Sleep Apnea and the Health of your Eyes

Many medical conditions or the medications that treat those conditions have the potential to affect your eye health in ways you might not expect. Sleep apnea may seem like it would be unrelated to your eyes, but eye doctors see a number of common and serious eye problems in sleep apnea patients.

Glaucoma

Obstructive Sleep Apnea (OSA) occurs when the throat muscles relax to the point where the muscles become an obstacle for air trying to pass through the airway. The result is that the patient stops breathing during sleep. Generally the body shocks itself into resuming normal breathing, but as you may imagine this situation puts the body under extreme stress. High blood pressure develops, which may raise the internal eye pressure and cause Glaucoma. This can be very dangerous to your vision, causing blindness if the optic nerve is severely damaged. OSA patients have a significantly higher rate of glaucoma than most people.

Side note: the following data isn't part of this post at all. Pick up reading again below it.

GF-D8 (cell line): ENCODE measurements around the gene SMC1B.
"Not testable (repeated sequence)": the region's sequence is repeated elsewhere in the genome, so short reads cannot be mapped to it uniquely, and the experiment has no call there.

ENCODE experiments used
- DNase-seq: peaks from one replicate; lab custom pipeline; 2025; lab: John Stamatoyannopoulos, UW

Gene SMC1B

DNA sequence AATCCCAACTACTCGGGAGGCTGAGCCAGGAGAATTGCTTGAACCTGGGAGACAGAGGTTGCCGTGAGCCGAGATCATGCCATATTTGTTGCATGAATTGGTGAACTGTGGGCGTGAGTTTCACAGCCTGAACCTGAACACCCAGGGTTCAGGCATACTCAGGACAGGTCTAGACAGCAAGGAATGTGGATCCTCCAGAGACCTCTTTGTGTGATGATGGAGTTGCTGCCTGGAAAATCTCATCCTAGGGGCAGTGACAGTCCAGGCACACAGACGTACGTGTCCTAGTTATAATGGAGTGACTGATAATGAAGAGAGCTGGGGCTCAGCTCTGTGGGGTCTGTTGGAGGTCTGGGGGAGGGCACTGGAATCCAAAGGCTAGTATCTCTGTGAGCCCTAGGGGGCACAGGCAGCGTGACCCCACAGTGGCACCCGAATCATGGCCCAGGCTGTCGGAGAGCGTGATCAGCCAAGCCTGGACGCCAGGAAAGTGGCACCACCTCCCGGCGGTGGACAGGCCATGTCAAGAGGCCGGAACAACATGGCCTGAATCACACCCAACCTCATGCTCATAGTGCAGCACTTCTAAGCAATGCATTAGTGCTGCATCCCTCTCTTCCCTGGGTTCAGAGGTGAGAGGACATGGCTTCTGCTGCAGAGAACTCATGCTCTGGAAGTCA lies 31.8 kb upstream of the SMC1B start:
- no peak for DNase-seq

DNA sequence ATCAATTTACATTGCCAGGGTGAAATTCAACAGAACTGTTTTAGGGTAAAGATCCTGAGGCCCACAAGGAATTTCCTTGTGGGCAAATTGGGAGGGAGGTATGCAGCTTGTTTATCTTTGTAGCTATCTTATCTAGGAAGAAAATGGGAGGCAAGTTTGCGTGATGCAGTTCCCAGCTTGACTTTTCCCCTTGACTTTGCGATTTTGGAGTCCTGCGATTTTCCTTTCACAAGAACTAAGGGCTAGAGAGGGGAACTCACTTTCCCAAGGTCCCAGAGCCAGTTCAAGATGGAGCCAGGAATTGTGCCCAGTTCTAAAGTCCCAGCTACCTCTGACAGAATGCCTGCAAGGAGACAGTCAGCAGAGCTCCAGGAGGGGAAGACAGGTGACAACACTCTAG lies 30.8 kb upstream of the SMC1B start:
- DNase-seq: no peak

Floppy Eyelid Syndrome

This odd condition occurs when the eyelids of a sleep apnea patient turn inside out. Blurry vision, watering, and uncomfortable eyes are the result. This is generally not a serious condition in and of itself, but some patients who do not know they have sleep apnea will go to eye doctors with symptoms of Floppy Eyelid first, signifying the problem.

Optic Nerve Swelling

Also known as Papilledema, swelling of the optic nerve occurs much more frequently in OSA patients. You may lose vision over time, and eventually completely. The root cause is increased fluid pressure within the skull, again a result of OSA.

For patients who know they have sleep apnea, it’s particularly important to see eye doctors on a regular basis to help diagnose and treat related eye health issues right away. Otherwise healthy people should have an eye exam annually to do the same.

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